Handrahan (2001) explains at least five competing socio-political processes in the consolidation of the Kyrgyz’s identity, all with their own definitions of what it means to be a woman. Four of them will be described and reflected upon here:

(1) Communist-Marxist-Leninist-Stalinist ideological foundation,
(2) Influence of Islamic/Muslim fundamentalism
(3) Indigenous processes of ‘remembering’ nomadic and tribal traditions
(4) Influence of Western democratic assistance.

Historical background and the USSR

In order to understand issues related to Kyrgyz ethnicity, a bit of historical background is needed. Kyrgyzstan became an independent country from the Soviet Union with the fall of communist state in 1991, which means that a lot of Kyrgyz’s culture has its influences from the Soviet heritage. As a matter of fact, Kyrgyzstan as a country was created alongside the fall of the Soviet Union.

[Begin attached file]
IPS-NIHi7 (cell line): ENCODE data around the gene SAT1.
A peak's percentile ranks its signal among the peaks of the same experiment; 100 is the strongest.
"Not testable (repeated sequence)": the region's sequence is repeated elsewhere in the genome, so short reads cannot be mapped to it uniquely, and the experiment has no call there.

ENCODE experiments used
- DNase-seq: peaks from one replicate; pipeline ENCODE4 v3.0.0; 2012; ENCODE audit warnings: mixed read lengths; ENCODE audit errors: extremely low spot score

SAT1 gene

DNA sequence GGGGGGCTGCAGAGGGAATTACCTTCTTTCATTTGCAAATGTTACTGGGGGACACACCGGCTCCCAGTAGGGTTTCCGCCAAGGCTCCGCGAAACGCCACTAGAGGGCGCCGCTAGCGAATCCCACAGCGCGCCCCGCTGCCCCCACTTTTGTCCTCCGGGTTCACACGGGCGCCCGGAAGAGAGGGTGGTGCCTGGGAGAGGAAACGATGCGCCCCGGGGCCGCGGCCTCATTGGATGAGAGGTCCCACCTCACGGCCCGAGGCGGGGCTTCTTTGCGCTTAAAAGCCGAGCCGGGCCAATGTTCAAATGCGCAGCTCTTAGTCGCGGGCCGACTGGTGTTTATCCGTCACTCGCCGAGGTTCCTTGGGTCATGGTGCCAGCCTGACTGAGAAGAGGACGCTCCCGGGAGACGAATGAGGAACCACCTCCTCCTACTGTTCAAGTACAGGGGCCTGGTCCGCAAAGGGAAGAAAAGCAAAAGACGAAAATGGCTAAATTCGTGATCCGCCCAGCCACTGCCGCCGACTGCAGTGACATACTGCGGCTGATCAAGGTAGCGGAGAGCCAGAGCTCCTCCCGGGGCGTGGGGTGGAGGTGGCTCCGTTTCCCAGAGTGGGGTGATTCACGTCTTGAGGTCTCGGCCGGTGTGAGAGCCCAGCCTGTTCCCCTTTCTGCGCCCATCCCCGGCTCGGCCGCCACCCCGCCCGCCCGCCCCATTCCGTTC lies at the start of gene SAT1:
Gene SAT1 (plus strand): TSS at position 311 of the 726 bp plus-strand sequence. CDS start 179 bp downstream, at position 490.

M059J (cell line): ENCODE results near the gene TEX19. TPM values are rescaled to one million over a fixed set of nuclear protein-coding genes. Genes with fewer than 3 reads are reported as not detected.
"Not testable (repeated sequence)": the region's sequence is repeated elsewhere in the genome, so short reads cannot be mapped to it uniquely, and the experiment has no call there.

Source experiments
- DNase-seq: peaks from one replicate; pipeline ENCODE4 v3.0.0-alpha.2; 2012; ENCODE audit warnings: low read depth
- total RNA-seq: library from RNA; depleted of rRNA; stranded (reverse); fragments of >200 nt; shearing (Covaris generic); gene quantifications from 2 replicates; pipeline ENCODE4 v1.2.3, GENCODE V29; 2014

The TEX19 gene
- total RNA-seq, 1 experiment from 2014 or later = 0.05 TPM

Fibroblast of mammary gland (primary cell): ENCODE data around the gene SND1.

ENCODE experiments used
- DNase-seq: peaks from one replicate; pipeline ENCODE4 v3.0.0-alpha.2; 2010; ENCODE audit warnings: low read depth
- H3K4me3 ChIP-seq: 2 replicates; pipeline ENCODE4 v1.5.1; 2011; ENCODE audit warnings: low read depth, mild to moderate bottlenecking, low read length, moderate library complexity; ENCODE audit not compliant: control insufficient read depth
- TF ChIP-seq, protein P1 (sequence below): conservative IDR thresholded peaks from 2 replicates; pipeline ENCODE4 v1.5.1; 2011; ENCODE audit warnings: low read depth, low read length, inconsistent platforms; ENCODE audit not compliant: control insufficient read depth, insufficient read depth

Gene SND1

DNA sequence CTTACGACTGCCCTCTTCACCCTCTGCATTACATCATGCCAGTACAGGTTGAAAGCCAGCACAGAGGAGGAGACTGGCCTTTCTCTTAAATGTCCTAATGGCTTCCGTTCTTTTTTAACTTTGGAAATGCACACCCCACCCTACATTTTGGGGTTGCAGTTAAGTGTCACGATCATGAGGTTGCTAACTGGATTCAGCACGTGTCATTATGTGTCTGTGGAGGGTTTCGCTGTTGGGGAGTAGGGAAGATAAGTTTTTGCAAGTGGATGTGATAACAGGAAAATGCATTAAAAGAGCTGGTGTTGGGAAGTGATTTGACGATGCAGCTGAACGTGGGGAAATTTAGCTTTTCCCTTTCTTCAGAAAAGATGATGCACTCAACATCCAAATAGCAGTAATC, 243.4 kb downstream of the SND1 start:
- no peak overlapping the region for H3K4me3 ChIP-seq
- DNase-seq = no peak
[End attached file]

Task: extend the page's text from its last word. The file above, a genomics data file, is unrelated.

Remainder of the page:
The Soviet ideal of a woman was to portray her as the “Soviet mother” since the women were “producing, mobilizing and controlling the population”(Handrahan, 2001). The ideal woman was a mother – who even could be awarded as the Hero of the USSR if she had more than six children. This relates to the first process. Handrahan (2001) describes women’s appearances and sexuality as something important for the nation and that she should be desirable for men. When I have been talking to Kyrgyz’s people the segment of a woman as a child bearer seems to be an important aspect of the ethnicity and of how women identify themselves; even the tradition of having six children was mentioned by a woman that I was talking to.